By Erwin H. Lerner
I can recall with clarity a December afternoon when I was a cutesy featherweight first-grader, standing fifth in a class lineup from short to tall; fast on my feet and able to heave a basketball off a rattling metal backboard, through the hoop in Bronx Public School 91’s schoolyard.
The school bell sounded typically shrill. Most of my contemporaries brought lunch from home or lined up for pre-paid institutional feed, but four score and seven of us others bailed out fire engine red hardwood doors.
I toted a leatherette briefcase and wore my year-old maroon plaid mackinaw, brown corduroy knickers, green argyle socks, scuffed oxblood Thom McAn shoes, outsized mouton earmuffs, and a cheap copy of a New York Giants at-home baseball cap. Poised, I paused in an exit alcove and fingered four nickels and a dime, contributed by my mother to buy myself a bologna sandwich on a roll with potato salad and plenty of mustard, plus a small bottle of Mission orange soda.
Slyly, I calculated: If I go home and ask my mom to make me a can of Campbell’s tomato soup and peanut butter on white bread, then I could pitch pennies after school and win enough to buy the latest Superman, Captain Marvel, Wonder Woman, Green Hornet, and maybe a Classic Comics.
When I arrived in the apartment’s doorway, my mom was on her hands and knees, wearing rubberized gloves, a shmata house dress, and a ruined nylon stocking wrapped around medium-cropped, medium brown, medium-tight permanent waved hair. Immersed in applying a portion of Johnson’s wax on a section of well-scrubbed linoleum in a narrow foyer, somehow she was pacified by the static nasality of Vaughan Monroe’s Racing With the Moon, emanating from a console radio. She yelped: “Take off your wet shoes. What are you doing home? I gave you lunch money!”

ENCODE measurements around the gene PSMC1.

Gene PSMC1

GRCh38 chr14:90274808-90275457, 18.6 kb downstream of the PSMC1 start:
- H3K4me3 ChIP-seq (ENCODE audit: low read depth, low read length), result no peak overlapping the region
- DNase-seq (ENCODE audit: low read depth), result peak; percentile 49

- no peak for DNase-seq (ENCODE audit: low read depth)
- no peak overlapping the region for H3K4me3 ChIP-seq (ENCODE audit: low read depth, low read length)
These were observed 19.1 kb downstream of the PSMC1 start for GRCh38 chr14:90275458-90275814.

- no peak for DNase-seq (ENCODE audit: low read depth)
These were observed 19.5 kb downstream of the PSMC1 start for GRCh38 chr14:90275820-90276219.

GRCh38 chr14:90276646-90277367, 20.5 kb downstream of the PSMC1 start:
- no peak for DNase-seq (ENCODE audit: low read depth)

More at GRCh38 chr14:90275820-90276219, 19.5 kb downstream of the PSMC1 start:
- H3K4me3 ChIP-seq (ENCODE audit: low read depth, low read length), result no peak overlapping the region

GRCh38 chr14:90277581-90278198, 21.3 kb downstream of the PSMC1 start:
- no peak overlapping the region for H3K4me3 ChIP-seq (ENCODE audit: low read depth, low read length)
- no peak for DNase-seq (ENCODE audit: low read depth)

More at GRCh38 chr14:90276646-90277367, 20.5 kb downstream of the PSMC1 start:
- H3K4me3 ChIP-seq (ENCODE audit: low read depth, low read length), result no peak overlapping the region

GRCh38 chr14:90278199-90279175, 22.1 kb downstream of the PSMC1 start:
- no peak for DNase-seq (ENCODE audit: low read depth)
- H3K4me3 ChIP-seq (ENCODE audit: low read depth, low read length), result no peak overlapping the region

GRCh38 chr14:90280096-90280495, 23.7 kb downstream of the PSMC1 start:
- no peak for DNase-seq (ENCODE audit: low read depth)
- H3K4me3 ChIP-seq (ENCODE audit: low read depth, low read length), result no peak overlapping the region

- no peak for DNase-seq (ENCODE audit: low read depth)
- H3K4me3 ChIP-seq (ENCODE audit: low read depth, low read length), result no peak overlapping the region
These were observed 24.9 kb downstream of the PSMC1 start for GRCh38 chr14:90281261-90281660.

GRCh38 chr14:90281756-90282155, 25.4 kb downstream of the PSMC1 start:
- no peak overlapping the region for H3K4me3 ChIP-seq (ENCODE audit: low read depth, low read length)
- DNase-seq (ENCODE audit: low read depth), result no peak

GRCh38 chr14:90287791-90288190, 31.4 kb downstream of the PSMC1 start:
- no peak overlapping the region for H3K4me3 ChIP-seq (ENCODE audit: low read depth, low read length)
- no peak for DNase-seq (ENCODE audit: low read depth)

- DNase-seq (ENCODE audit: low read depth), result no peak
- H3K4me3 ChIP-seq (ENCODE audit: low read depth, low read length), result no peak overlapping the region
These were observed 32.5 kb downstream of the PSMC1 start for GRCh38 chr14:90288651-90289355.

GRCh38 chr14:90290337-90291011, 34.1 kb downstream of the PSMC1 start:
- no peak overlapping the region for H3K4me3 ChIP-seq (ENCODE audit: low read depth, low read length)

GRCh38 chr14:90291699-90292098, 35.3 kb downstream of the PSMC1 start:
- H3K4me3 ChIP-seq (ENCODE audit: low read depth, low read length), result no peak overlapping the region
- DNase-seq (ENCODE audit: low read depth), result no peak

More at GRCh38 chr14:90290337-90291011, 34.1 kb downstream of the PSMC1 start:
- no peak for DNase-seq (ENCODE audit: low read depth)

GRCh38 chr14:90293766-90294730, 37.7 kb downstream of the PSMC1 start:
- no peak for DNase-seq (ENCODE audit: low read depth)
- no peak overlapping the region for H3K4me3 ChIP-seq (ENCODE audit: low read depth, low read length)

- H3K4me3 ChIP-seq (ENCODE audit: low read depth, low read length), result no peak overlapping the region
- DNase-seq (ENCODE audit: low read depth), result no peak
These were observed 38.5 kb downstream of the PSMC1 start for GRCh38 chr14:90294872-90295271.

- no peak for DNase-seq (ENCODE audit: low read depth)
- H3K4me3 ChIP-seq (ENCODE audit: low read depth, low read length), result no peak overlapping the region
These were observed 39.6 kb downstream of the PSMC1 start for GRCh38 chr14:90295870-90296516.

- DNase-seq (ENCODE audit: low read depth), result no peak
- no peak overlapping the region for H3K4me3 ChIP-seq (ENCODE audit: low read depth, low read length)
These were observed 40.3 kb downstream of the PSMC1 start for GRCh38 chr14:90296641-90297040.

Cloaked in innocence, I fibbed: “Ma, some bastard kid stole my mittens and money from my macinaw pocket in the wardrobe closet.” I heeled off my shoes in the hallway, hop-scotched inside to my right, and swiped a backhand left to close the apartment door. At that instant, the deep baritone of a radio announcer declared: “We interrupt this broadcast to bring you an emergency bulletin.” Followed by: “Senators and Representatives, I have the distinguished honor of presenting the President of the United States.”
A rare outburst of bipartisan applause, cheers, hoots and hollers preceded a dramatic moment of profound quietude, whereupon President Franklin Delano Roosevelt, radiating grim determination and confident patriotism, opened his time immemorial speech:
“Mister Vice President, Mister Speaker, members of the Senate and the House of Representatives, yesterday, December seventh, 1941—a date which will live in infamy—the United States of America was suddenly and deliberately attacked by naval and air forces of the Empire of Japan.”
I can hear Kate Smith and Bob Hope as if it were only last night: God Bless America; thanks for the memories.